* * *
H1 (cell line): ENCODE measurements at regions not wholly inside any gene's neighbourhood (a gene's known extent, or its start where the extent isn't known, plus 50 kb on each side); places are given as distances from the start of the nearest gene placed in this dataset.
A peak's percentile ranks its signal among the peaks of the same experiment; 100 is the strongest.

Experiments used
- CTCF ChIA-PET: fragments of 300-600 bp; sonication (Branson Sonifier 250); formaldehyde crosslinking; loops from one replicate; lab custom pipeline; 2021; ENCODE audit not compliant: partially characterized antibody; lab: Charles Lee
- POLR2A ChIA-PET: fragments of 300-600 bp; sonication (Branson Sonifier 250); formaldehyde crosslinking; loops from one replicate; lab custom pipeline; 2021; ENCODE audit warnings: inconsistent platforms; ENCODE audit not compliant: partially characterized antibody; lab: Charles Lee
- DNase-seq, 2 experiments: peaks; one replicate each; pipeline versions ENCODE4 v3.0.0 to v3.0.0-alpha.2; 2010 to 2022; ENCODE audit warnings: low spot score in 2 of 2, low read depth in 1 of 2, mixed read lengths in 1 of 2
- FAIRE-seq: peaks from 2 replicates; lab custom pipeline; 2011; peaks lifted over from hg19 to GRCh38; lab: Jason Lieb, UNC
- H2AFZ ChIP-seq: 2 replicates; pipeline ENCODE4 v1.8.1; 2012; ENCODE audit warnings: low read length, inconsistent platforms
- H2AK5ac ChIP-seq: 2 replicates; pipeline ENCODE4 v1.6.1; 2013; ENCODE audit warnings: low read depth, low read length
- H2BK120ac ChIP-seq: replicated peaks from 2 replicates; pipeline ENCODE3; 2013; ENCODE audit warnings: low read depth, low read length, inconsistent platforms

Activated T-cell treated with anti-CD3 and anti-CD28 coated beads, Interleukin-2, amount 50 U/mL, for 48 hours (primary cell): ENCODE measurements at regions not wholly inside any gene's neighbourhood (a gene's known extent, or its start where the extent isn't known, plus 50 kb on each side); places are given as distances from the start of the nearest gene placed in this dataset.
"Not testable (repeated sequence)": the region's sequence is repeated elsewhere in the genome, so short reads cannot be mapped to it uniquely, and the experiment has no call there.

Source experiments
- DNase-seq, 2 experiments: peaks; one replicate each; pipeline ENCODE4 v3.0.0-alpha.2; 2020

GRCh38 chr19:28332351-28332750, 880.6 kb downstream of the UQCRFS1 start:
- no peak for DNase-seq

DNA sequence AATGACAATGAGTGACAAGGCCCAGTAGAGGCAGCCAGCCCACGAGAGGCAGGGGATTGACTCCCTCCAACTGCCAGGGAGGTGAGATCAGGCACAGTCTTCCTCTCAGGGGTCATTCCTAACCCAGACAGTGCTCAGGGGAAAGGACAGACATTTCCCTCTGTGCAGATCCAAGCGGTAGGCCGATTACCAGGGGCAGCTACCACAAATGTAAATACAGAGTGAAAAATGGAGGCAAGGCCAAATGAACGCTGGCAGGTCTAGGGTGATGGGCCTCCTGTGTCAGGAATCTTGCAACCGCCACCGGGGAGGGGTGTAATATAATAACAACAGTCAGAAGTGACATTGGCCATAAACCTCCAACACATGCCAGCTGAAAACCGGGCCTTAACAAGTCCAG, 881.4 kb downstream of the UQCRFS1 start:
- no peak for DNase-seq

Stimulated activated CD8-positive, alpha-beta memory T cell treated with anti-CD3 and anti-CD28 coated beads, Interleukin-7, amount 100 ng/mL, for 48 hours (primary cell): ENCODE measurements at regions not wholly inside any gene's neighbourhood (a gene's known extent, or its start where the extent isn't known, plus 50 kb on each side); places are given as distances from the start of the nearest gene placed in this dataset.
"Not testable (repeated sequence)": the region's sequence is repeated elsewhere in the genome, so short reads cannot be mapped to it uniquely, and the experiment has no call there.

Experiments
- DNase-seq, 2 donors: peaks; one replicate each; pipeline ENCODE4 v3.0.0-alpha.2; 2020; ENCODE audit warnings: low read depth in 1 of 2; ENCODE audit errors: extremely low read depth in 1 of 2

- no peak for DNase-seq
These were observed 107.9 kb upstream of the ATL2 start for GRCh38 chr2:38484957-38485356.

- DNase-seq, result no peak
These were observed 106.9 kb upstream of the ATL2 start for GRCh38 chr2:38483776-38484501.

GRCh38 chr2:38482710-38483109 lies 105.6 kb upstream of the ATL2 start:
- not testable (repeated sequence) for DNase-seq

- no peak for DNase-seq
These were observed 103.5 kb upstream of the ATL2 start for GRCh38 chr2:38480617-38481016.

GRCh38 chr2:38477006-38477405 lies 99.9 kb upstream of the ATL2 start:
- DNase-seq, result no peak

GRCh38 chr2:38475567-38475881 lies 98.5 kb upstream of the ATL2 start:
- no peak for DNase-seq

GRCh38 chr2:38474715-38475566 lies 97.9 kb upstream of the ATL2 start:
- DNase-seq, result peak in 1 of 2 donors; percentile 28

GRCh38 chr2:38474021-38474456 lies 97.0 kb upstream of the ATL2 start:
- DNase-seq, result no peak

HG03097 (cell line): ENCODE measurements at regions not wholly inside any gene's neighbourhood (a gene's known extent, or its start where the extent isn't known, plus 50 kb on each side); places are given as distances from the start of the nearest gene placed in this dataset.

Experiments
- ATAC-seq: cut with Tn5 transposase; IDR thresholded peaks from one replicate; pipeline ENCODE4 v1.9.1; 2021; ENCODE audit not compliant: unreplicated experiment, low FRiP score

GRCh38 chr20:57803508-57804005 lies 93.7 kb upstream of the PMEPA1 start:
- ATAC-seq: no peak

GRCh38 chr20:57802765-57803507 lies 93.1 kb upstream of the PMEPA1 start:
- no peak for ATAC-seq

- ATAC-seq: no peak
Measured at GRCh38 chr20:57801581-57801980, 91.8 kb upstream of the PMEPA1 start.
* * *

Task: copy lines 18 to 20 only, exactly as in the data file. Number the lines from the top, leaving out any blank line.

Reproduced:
- no peak for DNase-seq

Stimulated activated CD8-positive, alpha-beta memory T cell treated with anti-CD3 and anti-CD28 coated beads, Interleukin-7, amount 100 ng/mL, for 48 hours (primary cell): ENCODE measurements at regions not wholly inside any gene's neighbourhood (a gene's known extent, or its start where the extent isn't known, plus 50 kb on each side); places are given as distances from the start of the nearest gene placed in this dataset.
"Not testable (repeated sequence)": the region's sequence is repeated elsewhere in the genome, so short reads cannot be mapped to it uniquely, and the experiment has no call there.